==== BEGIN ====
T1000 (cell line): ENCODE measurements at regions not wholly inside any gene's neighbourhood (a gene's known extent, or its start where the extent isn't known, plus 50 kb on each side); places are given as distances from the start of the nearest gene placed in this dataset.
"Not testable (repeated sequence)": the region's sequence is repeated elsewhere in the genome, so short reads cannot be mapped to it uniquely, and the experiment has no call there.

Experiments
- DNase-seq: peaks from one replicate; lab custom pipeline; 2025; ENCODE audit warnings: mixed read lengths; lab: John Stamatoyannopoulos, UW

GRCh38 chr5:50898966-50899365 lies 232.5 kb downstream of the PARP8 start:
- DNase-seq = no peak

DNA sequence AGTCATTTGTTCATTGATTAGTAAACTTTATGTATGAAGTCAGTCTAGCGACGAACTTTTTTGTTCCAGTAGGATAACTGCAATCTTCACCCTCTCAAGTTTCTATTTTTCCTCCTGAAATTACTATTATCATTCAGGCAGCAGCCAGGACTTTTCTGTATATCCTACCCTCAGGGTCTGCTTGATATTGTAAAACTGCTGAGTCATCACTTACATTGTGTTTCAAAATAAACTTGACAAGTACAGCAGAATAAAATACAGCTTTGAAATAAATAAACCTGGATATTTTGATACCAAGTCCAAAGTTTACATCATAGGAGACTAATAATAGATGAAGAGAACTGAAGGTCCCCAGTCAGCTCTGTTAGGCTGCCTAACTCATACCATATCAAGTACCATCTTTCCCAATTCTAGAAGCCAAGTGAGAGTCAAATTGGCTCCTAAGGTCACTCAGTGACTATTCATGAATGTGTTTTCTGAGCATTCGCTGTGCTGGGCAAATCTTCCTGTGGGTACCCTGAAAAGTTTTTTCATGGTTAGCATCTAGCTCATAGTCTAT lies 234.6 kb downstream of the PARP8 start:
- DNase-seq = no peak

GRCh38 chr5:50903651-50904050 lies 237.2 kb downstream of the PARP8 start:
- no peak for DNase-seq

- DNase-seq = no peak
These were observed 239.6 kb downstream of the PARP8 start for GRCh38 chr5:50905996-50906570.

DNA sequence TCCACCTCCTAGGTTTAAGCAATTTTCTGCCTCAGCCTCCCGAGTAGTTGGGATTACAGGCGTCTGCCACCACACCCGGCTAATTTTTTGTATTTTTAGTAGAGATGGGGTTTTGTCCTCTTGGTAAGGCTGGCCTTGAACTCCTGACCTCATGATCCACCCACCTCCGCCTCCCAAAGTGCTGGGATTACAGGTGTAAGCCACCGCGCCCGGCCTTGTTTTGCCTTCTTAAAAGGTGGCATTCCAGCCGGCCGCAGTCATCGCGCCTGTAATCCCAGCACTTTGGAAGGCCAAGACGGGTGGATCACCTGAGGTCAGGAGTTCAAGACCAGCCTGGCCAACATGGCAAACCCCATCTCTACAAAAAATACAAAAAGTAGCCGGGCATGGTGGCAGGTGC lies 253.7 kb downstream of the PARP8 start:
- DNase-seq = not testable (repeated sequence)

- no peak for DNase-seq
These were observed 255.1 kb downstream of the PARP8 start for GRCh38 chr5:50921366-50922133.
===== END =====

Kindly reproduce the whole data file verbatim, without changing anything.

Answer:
T1000 (cell line): ENCODE measurements at regions not wholly inside any gene's neighbourhood (a gene's known extent, or its start where the extent isn't known, plus 50 kb on each side); places are given as distances from the start of the nearest gene placed in this dataset.
"Not testable (repeated sequence)": the region's sequence is repeated elsewhere in the genome, so short reads cannot be mapped to it uniquely, and the experiment has no call there.

Experiments
- DNase-seq: peaks from one replicate; lab custom pipeline; 2025; ENCODE audit warnings: mixed read lengths; lab: John Stamatoyannopoulos, UW

GRCh38 chr5:50898966-50899365 lies 232.5 kb downstream of the PARP8 start:
- DNase-seq = no peak

DNA sequence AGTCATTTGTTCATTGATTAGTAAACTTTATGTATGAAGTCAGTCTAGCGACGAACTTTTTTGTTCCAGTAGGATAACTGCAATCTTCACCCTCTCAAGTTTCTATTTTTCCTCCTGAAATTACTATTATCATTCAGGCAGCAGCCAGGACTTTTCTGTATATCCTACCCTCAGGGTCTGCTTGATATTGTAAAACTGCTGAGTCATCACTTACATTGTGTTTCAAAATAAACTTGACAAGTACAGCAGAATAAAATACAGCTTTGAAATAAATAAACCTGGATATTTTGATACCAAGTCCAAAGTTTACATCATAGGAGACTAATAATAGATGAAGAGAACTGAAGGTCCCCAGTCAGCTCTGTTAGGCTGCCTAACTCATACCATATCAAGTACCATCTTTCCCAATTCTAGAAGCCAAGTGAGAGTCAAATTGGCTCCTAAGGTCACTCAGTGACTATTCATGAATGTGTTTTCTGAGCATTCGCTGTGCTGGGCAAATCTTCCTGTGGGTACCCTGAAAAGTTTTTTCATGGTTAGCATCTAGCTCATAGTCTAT lies 234.6 kb downstream of the PARP8 start:
- DNase-seq = no peak

GRCh38 chr5:50903651-50904050 lies 237.2 kb downstream of the PARP8 start:
- no peak for DNase-seq

- DNase-seq = no peak
These were observed 239.6 kb downstream of the PARP8 start for GRCh38 chr5:50905996-50906570.

DNA sequence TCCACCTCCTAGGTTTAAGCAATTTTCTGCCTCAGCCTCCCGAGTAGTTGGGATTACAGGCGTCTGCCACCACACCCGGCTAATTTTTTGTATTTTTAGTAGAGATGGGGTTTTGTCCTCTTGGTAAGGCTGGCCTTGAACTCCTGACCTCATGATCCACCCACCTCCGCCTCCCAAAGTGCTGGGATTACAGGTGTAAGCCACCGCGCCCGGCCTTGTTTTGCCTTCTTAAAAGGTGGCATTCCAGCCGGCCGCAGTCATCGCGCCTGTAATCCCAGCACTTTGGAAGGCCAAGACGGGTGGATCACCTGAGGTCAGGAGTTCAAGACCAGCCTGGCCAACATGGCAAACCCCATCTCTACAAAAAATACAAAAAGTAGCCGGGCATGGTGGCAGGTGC lies 253.7 kb downstream of the PARP8 start:
- DNase-seq = not testable (repeated sequence)

- no peak for DNase-seq
These were observed 255.1 kb downstream of the PARP8 start for GRCh38 chr5:50921366-50922133.